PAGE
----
When joint pain keeps you from doing what you love

Living on the peninsula provides the opportunity to lead an active lifestyle—fair weather, trails for walking, biking or running, concerts at the fort or on the dock, and other community events provide an easy excuse to get out and about.

Living with chronic joint pain in the knees or hips can make these activities or even daily activities painful and stressful.  Some find relief with over the counter medications, intermittent injections or some just power through the pain.  Joint replacement surgery can be an effective solution to relieve pain and restore function to the joint for those suffering from pain caused by osteoarthritis, rheumatoid arthritis or when an injury has caused damage to the joint.

Drs. Edward Eissmann and Paul Naumann have created an exceptional orthopedic program and partner with Jefferson Healthcare Rehabilitation Services, and Imaging and Radiology to provide comprehensive care.  They routinely perform total joint replacement surgeries for knees and hips.  Most patients experience a dramatic decrease in pain and increase their mobility within weeks of surgery, with recovery and rehab close to home.

Dave Logue, a lifelong resident of Port Townsend, knew the discomfort only too well.  An avid jogger and biker and his days spent standing on concrete while at work, his knee joints were taking a beating.  He relied on over-the-counter pain relievers to reduce pain and inflammation but eventually he couldn’t get rid of the pain.  Dave was no longer able to do what he enjoyed doing, he came home from work every day exhausted from his knee pain.

Dave came to Jefferson Healthcare in early 2018 because of the convenience of care close to home.  When he met Dr. Naumann he knew instantly he was getting more than convenience, he was receiving excellent care.  His care team coordinator made the whole process easy, assisted with ancillary appointments prior to surgery and connected him to rehabilitation after surgery.  “They were so thorough with the pre-op plans, I was able to just put it in their hands. I told them all I wanted was to walk again without pain and get back to riding my bike. I just didn’t want the discomfort, and they did it!  They gave me my life back.”

Joint replacement is an important decision and there are key things patients can do before surgery which can either enhance recovery or even delay surgery.  Balance is a major factor to joint health and mobility as an individual ages.  Tai Chi Quan is a simplified eight form format of Tai Chi exercise; proven to improve hip and knee strength, function and can even decrease fall risk by 55% after only 12 weeks.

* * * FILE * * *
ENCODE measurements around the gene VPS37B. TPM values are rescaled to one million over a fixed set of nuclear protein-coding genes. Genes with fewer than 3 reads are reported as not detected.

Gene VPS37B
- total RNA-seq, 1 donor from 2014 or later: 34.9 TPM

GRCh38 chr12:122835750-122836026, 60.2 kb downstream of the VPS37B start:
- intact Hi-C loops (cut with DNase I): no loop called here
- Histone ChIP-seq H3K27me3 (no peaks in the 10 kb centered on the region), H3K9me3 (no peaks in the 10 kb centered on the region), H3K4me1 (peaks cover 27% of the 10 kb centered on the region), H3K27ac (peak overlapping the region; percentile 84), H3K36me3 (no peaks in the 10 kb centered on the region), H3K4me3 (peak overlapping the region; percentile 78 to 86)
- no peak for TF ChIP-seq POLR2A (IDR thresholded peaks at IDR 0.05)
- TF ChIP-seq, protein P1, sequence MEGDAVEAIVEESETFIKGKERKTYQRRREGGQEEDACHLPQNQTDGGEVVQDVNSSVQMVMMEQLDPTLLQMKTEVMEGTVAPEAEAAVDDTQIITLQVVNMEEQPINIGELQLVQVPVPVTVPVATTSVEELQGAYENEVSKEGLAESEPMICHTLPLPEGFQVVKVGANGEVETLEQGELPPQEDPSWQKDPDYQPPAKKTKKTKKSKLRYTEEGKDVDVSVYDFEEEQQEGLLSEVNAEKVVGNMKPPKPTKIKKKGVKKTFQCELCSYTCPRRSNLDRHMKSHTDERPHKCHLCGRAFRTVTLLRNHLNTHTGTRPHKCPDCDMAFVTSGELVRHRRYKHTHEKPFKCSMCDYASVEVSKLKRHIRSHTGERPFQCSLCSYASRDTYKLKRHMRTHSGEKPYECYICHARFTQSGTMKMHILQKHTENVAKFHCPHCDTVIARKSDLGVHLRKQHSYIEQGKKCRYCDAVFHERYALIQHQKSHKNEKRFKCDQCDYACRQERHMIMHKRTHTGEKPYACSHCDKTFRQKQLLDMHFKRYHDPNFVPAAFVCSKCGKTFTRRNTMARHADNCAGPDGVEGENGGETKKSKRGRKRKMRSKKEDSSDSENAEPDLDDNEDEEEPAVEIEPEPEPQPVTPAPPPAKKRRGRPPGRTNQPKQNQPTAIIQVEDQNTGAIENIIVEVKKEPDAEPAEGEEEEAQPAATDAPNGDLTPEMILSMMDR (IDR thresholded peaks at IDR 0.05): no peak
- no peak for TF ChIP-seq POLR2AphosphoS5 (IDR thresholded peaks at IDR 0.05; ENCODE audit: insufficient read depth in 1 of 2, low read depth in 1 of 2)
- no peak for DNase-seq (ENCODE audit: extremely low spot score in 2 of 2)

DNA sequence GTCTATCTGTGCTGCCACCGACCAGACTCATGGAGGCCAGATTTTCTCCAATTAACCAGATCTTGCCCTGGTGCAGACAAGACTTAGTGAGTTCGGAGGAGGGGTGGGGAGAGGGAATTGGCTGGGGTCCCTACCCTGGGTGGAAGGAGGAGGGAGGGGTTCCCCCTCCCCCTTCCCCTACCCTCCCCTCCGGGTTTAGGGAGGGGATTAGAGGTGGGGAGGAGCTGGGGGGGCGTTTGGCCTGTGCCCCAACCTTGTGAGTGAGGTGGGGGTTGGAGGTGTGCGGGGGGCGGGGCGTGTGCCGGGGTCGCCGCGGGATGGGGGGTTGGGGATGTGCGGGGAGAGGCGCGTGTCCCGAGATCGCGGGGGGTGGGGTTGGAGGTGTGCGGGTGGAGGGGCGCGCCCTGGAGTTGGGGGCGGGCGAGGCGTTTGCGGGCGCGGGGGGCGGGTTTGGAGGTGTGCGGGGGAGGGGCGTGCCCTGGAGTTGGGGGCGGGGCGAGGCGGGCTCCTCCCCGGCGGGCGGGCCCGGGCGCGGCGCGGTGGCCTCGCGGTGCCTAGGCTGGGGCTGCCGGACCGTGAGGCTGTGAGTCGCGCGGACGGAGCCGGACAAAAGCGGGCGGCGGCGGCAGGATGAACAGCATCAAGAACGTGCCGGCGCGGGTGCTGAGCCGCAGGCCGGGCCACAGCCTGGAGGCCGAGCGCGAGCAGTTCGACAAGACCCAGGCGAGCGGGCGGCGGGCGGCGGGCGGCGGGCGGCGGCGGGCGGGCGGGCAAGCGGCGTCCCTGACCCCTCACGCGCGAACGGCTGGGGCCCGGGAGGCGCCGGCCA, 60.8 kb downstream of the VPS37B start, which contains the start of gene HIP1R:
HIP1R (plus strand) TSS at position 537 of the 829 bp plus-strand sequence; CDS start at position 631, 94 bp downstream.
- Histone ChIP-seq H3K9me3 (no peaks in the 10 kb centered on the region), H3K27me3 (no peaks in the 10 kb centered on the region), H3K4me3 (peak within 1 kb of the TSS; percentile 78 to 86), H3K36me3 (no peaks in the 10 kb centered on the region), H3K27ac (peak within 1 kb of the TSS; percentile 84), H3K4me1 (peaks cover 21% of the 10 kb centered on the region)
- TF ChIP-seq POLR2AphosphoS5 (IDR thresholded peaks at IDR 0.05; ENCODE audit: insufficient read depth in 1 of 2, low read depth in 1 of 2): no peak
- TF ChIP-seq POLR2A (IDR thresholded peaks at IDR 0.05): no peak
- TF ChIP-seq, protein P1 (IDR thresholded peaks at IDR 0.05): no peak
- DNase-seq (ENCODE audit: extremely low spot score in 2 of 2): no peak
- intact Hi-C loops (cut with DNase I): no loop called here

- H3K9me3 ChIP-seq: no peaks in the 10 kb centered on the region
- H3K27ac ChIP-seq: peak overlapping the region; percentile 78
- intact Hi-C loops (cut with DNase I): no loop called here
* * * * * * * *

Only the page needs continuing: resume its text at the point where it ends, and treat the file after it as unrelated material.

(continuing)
Arthritis is common and one third of all adults will develop some form of joint pain caused by arthritis.  The high proportions of adults with arthritis comes from two significant trends; an aging population and the increase of obesity in America.

Joint pain from arthritis can be treated in several ways, beginning with non-invasive methods which include over-the-counter medications to reduce inflammation, bracing for knees, physical therapy and exercise, weight control and assisted walking devices like a cane or walker.  Other treatment methods include injections into the joint such as steroids, platelet rich plasma, or viscosupplementation. The most invasive treatment method is of course surgery.

Surgical methods for joint pain have become highly advanced.  Drs. Eissmann and Naumann use patient specific instrumentation to assist with surgery.  “The patient specific instrumentation ensures proper placement and angle of the joint, minimizing blood loss and speeding recovery for our patients,” explains Dr. Naumann.  Longevity of total joint replacement depends on many factors including patient age, weight and activity level.  Patients have a 95% chance of having their joint replacement last 15-20 years.

Dave Logue started his eight week rehabilitation program at Jefferson Healthcare within days of his total knee replacement surgery.  His physical therapist, Stephen, worked with him to understand his recovery goals and was there to motivate and encourage him throughout his journey.  “Stephen worked my tail off, but he knew I wanted to be and feel as good as I possibly could.”  Six months later, with full mobility and little evidence of a scar at the surgical site Dave is back to doing what he loves. He’s biking, working in his yard, back to work and “excited to have his life back.”

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